At the the weblog of t. michael w. halcomb, the questions,
In the last couple of decades, D. M. Bergeron has attempted to argue that “King James”, the impetus for the “King James Bible” translation had homosexual tendencies. He has published two books on this subject: Royal Family, Royal Lovers: King James of England and Scotland (1991) and : King James & Letters of Homoerotic Desire (1999).
This raises a number of questions for me, two being: 1) “If King James really was gay, how might this challenge the fundamentalist, King-James-Onlyists view of their Bible?” and 2) “How might this force those same people to think about homosexuality?”
Furthermore, do you think they would be more willing (acting as if the premise were true) to give up a KJV-Only view first or their views towards homosexuality? Or, would it not make a difference at all if this were true?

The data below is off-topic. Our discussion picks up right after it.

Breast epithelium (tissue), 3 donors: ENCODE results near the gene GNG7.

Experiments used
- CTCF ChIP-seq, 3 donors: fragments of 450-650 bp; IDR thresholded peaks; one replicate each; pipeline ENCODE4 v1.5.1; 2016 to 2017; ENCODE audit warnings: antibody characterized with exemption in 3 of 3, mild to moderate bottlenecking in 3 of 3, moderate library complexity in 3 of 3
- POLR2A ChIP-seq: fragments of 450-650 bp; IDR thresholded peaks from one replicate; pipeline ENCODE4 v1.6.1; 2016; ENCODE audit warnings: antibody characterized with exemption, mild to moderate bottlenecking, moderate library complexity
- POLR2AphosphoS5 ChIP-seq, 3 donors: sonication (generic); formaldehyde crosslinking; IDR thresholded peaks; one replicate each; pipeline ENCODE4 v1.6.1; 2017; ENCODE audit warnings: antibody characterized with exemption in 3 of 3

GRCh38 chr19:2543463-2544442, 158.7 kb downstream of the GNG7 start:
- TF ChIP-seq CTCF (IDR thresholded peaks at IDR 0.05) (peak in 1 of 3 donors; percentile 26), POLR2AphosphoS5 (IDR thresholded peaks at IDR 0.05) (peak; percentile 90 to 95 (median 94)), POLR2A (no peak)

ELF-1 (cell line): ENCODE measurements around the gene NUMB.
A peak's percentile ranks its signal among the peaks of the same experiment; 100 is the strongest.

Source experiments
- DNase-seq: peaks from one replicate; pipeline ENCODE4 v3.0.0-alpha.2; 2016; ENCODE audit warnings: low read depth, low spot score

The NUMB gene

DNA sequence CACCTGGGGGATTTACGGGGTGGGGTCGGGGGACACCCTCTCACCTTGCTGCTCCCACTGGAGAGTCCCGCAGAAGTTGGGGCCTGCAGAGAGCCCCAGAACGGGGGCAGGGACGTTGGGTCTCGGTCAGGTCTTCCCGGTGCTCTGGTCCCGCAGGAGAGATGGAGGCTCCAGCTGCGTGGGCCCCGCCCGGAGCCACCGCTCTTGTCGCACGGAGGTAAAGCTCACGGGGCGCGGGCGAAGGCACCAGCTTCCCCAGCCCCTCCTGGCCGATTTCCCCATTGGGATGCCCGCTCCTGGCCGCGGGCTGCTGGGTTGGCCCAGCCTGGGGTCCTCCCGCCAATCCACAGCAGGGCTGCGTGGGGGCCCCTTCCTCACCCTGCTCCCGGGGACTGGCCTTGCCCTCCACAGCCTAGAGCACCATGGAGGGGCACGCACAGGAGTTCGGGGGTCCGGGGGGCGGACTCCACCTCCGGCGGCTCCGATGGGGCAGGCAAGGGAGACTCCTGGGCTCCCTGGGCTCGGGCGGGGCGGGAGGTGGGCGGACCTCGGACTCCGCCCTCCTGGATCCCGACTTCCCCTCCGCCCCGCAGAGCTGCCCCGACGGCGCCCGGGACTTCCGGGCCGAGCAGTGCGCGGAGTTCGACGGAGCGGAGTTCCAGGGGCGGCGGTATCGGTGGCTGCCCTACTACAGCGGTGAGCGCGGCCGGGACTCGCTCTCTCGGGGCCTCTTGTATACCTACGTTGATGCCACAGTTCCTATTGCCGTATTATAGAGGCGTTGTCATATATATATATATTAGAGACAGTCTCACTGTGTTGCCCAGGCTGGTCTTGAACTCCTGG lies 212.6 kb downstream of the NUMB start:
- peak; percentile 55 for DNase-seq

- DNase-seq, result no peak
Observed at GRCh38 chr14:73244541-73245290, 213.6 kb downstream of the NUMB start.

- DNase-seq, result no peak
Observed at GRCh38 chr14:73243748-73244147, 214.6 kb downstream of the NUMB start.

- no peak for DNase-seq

(By the way, D. Capps has written an article that seems to aptly refute the accuastions about King James! (“The Homosexual Tendencies of King James:
Should this Matter to Bible Readers Today?” in Pastoral Psychology)
Does it really matter the life of the person who paid for the translation? If so, to what extent? As many of you know, I am no longer a KJVO, but I still have a lot of ‘friends’ who still are. KJVO’ers will tell you that the extent of inspiration is only to the words of the 66 books, denying, against all logic, the application of inspiration to the Deuterocanon, the margin notes, and even the various prefaces (one of which instructs the readers to use other translations).